SPOKANE, Wash. – Nationally recognized educator, pediatric and psychiatric mental health nurse practitioner Dr. Bernadette Mazurek Melnyk will be the featured speaker at the 2005 Cleveland Visiting Scholar events hosted by the Washington State University Intercollegiate College of Nursing Sept. 22 in Spokane.

 

Melnyk, dean and distinguished foundation professor in nursing at Arizona State University, has authored more than 80 publications and serves as a developmental expert for ABC News. She will present lectures related to evidence-based clinical practice and research designed to improve coping/mental health outcomes in critically ill/hospitalized children, premature infants and parents.

“Evidence-based practice is a problem-solving approach to care that integrates evidence from the best studies in combination with a patient’s preferences and a clinician’s expertise,” said Melnyk.

 

Although research has indicated an evidence-based practice approach to care results in 28 percent better outcomes than care steeped in tradition, says Melnyk, only a small percentage of health care providers are consistently using this approach in their practices.

 

Melnyk will lead two separate presentations designed to engage students, faculty, health care professionals and the general public.  

 

She will speak to students, faculty and health care professionals on “Igniting Evidence-Based Practice in Clinical Settings,” from 1 to 2:30 p.m. and “Improving Outcomes of Hospitalized, Critically-Ill Children, Premature Infants, and Parents with COPE: A Program of Research,” from 5:30 to 7 p.m. Both presentations will be held at the WSU Intercollegiate College of Nursing campus located at 2917 W. Fort George Wright Drive. The latter presentation is open to the public. A pre-lecture reception will be held from 4:30 to 5:30 p.m. in the Atrium Hallway.

 

Both presentations will be broadcast via the Washington Higher Education Telecommunications Systems to sites throughout the state including Pullman, Spokane, Tri-Cities, Vancouver, Walla Walla and Yakima.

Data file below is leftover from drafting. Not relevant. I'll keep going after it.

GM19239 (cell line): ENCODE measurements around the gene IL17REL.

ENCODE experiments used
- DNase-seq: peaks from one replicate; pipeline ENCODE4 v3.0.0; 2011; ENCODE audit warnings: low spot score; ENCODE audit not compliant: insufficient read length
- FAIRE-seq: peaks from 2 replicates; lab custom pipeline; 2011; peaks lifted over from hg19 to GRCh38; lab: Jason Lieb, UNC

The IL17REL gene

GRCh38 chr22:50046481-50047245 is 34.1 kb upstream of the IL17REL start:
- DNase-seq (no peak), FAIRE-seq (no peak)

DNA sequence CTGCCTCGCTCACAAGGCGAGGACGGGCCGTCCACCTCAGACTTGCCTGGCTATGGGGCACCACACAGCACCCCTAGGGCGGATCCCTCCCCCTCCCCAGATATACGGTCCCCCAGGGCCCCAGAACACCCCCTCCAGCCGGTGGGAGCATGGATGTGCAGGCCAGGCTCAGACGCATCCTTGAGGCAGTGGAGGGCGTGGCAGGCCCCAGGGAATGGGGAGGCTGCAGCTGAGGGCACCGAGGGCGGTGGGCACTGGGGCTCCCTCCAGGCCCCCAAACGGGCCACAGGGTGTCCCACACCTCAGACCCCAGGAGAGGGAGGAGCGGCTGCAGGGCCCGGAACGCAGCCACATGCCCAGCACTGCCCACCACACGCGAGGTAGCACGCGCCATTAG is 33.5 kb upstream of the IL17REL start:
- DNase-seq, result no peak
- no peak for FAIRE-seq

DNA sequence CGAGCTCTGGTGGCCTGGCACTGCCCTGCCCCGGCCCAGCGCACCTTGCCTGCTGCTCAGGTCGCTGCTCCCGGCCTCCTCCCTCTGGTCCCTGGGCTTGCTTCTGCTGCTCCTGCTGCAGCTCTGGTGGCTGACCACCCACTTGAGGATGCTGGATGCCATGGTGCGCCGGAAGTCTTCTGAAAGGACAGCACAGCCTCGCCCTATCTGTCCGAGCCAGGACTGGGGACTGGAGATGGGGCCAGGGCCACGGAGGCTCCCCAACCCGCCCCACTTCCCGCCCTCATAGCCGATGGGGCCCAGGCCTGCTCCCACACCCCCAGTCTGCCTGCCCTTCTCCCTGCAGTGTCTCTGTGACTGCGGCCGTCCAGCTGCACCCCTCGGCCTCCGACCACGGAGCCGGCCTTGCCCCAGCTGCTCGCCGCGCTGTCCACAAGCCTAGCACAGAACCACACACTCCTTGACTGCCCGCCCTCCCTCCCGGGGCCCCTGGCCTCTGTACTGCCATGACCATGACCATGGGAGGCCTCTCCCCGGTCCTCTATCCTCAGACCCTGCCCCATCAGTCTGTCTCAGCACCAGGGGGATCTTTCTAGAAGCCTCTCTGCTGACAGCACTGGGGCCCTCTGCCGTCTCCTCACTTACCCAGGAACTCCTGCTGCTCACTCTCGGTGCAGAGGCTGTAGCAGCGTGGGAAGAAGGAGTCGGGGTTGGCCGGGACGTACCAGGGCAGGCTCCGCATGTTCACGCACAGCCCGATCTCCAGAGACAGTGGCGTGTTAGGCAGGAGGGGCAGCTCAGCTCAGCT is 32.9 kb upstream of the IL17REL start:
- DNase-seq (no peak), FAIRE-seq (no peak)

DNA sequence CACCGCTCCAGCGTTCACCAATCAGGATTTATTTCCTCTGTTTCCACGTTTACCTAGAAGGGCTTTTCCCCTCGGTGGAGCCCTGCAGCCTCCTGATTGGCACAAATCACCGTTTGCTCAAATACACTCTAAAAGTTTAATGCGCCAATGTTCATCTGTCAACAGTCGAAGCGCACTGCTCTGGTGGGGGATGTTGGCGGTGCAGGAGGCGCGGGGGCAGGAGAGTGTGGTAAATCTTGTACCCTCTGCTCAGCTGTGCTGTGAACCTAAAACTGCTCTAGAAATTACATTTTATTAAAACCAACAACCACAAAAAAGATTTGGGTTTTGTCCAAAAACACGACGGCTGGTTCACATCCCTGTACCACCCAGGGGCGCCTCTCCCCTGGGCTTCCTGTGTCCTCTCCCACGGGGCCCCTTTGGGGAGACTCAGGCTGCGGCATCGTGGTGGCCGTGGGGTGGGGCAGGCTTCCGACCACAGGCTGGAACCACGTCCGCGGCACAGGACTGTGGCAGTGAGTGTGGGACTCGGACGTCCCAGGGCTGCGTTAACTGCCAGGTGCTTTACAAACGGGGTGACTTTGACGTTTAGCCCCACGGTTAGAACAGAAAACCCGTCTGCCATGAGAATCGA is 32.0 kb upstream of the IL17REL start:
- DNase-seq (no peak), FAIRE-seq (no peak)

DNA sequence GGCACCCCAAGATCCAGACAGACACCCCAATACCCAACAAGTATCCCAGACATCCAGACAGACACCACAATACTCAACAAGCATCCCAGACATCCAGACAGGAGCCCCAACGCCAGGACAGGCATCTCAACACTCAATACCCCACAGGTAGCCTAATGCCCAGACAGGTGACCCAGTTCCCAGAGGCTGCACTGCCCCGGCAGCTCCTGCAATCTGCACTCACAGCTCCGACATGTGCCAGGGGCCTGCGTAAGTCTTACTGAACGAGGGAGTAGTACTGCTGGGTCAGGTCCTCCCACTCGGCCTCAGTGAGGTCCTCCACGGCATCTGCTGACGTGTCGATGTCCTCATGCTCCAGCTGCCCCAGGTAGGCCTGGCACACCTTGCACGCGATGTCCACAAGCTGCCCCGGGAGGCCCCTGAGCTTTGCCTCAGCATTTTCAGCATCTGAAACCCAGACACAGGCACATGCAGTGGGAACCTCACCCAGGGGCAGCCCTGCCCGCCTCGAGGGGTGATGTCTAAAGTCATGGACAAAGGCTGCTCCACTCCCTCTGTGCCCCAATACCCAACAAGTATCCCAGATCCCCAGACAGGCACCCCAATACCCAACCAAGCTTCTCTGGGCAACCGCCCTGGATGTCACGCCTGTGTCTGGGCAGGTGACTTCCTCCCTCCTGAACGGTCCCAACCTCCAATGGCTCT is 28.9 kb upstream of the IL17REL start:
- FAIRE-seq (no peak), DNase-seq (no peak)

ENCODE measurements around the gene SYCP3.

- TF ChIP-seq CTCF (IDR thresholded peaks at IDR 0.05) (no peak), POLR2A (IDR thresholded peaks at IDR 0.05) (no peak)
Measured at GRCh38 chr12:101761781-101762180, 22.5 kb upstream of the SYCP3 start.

“EBP needs to be the standard of care across all health professions,” said Melnyk. “An acceleration of this paradigm shift needs to occur to improve the quality of health care across the United States.”

 

Now in its seventh year, the annual Cleveland Visiting Scholar event brings nursing scholars with a national perspective and expert knowledge to Spokane to discuss issues related to nursing education, practice and professional development.

 

The annual Cleveland Visiting Scholar program began in 1998 to honor WSU Intercollegiate College of Nursing Dean Emeritus Dr. Thelma Cleveland. The event is sponsored by the WSU Intercollegiate College of Nursing and is made possible through the gifts and financial contributions of a network of community and individual donors committed to quality health care and higher education.

 

Established in 1968, the WSU Intercollegiate College of Nursing is fully-accredited by the Commission on Collegiate Nursing Education. The college is the nation’s oldest and most comprehensive nursing education consortium and is the largest college of nursing in the Northwest. Celebrating 37 years of world-class nursing education, the college offers baccalaureate, graduate and professional development course work to nursing students enrolled through its four consortium partners: Eastern Washington University, Gonzaga University, WSU and Whitworth College. Each year the college educates more than 800 graduate and upper-division undergraduate students and prepares more entry-level nurses than any other Washington state educational institution.

For more information about the College of Nursing, visit the Web site at nursing.wsu.edu.